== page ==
However, even if Trump has business ties with Russian oligarchs or the Russian government — please note the “if,” because there is nothing suggesting that is the case — it’s highly unlikely that evidence of that would show up in his personal tax returns. That’s the unanimous opinion of three respected tax experts I consulted, none of whom is an apologist for Trump.
A primary reason, they told me, is that Trump does business through hundreds of entities, including partnerships, corporations and LLCs (short for limited liability companies).
If you could read the relevant documents — IRS Forms 1040 and 8938 and Schedules C, E and S — you would see that unless the president has a personal Russian bank account or shows a gain or a loss on the sale of a Russian security or property, financial results of Russian dealings (if they exist) would likely be lumped in with hundreds of other dealings rather than being broken out specifically…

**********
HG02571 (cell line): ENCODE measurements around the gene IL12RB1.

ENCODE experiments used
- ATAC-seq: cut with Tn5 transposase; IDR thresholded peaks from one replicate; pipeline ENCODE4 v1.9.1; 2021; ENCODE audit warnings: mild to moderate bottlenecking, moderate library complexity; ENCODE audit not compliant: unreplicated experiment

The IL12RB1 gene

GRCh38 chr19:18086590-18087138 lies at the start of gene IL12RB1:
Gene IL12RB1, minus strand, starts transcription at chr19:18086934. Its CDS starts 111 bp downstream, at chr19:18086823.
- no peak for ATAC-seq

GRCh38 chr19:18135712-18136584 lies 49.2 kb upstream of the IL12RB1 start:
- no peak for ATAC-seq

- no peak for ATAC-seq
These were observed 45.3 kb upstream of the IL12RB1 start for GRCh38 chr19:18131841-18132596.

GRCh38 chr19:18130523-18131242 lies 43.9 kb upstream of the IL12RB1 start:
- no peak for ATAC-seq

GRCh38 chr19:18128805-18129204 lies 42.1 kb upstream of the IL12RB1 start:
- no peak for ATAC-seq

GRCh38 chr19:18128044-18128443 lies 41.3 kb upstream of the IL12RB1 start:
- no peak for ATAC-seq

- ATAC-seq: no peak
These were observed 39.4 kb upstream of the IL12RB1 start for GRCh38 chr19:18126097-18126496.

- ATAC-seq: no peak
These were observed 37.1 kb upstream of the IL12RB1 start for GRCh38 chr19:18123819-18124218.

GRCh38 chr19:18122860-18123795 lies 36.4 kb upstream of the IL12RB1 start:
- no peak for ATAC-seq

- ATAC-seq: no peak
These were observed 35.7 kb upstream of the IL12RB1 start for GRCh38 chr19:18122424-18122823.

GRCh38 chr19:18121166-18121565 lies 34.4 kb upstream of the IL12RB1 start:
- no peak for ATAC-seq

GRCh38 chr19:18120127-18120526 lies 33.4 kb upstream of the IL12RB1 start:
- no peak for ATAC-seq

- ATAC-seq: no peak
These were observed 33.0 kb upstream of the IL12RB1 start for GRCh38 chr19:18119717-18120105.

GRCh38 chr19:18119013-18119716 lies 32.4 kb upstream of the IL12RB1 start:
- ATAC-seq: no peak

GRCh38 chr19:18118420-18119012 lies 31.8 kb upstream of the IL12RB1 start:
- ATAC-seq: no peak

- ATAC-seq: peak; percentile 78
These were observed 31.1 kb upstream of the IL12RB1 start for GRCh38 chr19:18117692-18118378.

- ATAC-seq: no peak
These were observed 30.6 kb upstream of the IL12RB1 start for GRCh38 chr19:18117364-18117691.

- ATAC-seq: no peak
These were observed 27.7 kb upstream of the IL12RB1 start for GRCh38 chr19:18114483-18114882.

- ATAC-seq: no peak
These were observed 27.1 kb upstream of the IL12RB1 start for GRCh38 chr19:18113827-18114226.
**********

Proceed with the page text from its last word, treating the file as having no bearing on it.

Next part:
If we are highly unlikely to find a Russian connection (should it exist, and again, there is no evidence that one does) in Trump’s tax returns, why do we have a stake in seeing them?
For the same reason it’s in our interest to see the tax returns of presidents, vice presidents and candidates for those offices: It’s important to see what kind of people they are, and to what extent they’re helping to pay for the country they’re running (or want to run).